Zombieland: Double Tap -B-
Rated R, 99 minutes
"Zombieland: Double Tap" is a fun but unnecessary sequel to the 2009 zombie apocalypse comedy hit "Zombieland." Peppered with plenty of gory moments, it will certainly please those rabid fans of the original film as well as those who can't seem to get enough of zombies.
Human survivors Tallahassee (Woody Harrelson), Columbus (Jesse Eisenberg), Wichita (Oscar-winner Emma Stone), and Little Rock (Abigail Breslin) have become experts in identifying and disposing of various zombies. Visiting the abandoned White House, Columbus proposes to Wichita using the Hope Diamond, while Tallahassee rebuffs Little Rock's hopes of meeting a boy and starting her own family. Things go awry when Wichita and Little Rock leave the foursome to branch out on their own.
Directed by "Zombieland's" Ruben Fleischer and co-written by "Deadpool's" Rhett Reese, Paul Wernick and Dave Callaham, the likable "Zombieland: Double Tap" lacks the originality and flavor of the bloody, hilarious first film, which likely helped inspire the hugely popular TV show "The Walking Dead," of which this feels like a comedic extension of. That may be part of the problem, as the first "Zombieland" was 10 years ago, which for a specific comedy such as this, may feel like too much time in between given how the genre has grown during that time.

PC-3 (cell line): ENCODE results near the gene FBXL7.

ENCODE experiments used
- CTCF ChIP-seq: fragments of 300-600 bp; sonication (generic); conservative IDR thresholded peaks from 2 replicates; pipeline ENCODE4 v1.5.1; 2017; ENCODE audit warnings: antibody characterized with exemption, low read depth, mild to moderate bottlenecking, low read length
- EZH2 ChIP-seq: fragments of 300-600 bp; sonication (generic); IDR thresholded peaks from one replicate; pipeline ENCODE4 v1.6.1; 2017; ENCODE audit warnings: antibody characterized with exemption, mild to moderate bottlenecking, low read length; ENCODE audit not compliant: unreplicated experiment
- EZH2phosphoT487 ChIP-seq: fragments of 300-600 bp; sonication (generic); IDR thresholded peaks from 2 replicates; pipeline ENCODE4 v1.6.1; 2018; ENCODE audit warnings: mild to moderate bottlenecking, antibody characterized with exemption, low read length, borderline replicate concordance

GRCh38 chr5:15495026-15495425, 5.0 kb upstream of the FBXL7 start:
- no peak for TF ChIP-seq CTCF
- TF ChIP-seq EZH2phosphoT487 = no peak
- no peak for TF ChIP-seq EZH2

While the cast works well together and certainly has fun, "Doubletap's" paper-thin story is problematic for a couple of reasons: for one it throws out too many pop-culture references, from Elvis to the T8000, the "Terminator 2" villain and used here to refer to a new style zombie that the group discovers; second, the "rules of survival" that highlighted the first film grows tiresome this time out (we get it - the first rule is to run).
That could really describe "Doubletap" itself: it's nothing really new, and does little to advance the super-popular zombie genre, as well as its sub-genre, the zombie comedy. The film's second act meanders considerably as the group wanders too much from place to place, some of which seems like easy setups for the action set pieces, particularly its energetically bloody, yet slightly overdone climax.
There are also a handful of new cast members, some of whom are memorable, particularly Zoey Deutch's dumb blonde, who has better survival skills than you might think, and Rosario Dawson's Nevada, who's as tough, maybe even tougher, than Woody's Tallahassee and can drive a monster truck better than any guy around.
It's hardly anything new, but if you like loads of blood and zombies, then you'll enjoy the comedy "Zombieland: Double Tap." Also, if you enjoy a hilarious Bill Murray cameo (and who doesn't?), then stay over for the end credits. Murray, who stole the first film, nearly does the same here, and you discover the unlikely morning show celebrity who may be responsible for the zombie apocalypse.